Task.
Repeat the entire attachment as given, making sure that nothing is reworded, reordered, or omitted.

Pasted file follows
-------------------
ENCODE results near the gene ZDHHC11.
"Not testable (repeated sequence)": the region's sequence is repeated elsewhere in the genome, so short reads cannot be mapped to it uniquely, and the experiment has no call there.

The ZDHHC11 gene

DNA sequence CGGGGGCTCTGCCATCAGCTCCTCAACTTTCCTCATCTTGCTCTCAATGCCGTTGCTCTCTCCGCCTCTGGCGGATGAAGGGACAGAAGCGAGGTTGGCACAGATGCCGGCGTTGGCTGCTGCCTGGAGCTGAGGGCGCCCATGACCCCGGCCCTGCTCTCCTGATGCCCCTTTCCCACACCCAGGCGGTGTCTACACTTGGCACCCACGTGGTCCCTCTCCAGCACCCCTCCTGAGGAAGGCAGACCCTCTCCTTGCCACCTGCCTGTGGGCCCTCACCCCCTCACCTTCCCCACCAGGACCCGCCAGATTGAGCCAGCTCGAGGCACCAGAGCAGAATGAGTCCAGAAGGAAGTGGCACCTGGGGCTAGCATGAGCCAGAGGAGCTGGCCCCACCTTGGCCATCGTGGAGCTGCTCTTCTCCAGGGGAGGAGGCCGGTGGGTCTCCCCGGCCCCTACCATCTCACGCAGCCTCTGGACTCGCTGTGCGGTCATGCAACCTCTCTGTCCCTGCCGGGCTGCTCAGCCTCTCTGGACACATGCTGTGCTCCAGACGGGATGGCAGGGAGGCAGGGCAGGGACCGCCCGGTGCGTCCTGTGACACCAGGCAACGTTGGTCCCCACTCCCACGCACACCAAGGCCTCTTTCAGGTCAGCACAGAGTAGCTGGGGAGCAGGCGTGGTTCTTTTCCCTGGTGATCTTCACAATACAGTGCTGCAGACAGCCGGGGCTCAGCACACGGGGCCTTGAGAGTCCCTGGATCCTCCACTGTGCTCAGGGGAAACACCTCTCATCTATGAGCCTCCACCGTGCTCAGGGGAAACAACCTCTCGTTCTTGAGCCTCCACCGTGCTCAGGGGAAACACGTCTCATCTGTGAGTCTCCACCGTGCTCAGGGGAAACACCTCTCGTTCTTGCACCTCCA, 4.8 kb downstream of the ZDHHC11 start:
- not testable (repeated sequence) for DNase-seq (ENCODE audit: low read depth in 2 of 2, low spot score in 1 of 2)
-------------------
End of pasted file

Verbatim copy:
ENCODE results near the gene ZDHHC11.
"Not testable (repeated sequence)": the region's sequence is repeated elsewhere in the genome, so short reads cannot be mapped to it uniquely, and the experiment has no call there.

The ZDHHC11 gene

DNA sequence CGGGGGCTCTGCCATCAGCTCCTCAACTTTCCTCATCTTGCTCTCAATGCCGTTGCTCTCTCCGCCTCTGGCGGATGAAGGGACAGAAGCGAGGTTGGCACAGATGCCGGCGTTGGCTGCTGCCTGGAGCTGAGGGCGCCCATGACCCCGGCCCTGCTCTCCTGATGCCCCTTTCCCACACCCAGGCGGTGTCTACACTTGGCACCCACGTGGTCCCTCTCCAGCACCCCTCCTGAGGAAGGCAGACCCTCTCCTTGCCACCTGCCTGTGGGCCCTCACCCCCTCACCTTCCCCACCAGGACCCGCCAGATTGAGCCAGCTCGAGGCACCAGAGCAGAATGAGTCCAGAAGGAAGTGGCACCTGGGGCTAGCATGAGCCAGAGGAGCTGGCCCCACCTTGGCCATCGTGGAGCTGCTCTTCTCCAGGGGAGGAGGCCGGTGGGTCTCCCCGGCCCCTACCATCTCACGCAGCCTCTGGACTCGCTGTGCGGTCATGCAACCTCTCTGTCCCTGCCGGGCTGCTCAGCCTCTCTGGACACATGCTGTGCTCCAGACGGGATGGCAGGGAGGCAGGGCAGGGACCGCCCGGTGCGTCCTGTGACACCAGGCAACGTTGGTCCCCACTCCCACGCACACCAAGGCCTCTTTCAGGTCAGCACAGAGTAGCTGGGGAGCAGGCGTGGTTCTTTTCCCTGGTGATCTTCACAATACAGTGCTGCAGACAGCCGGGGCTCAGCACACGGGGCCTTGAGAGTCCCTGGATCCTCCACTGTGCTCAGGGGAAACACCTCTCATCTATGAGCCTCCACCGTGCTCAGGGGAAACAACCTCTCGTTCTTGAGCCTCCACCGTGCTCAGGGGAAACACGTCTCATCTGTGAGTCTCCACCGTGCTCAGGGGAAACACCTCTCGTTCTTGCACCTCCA, 4.8 kb downstream of the ZDHHC11 start:
- not testable (repeated sequence) for DNase-seq (ENCODE audit: low read depth in 2 of 2, low spot score in 1 of 2)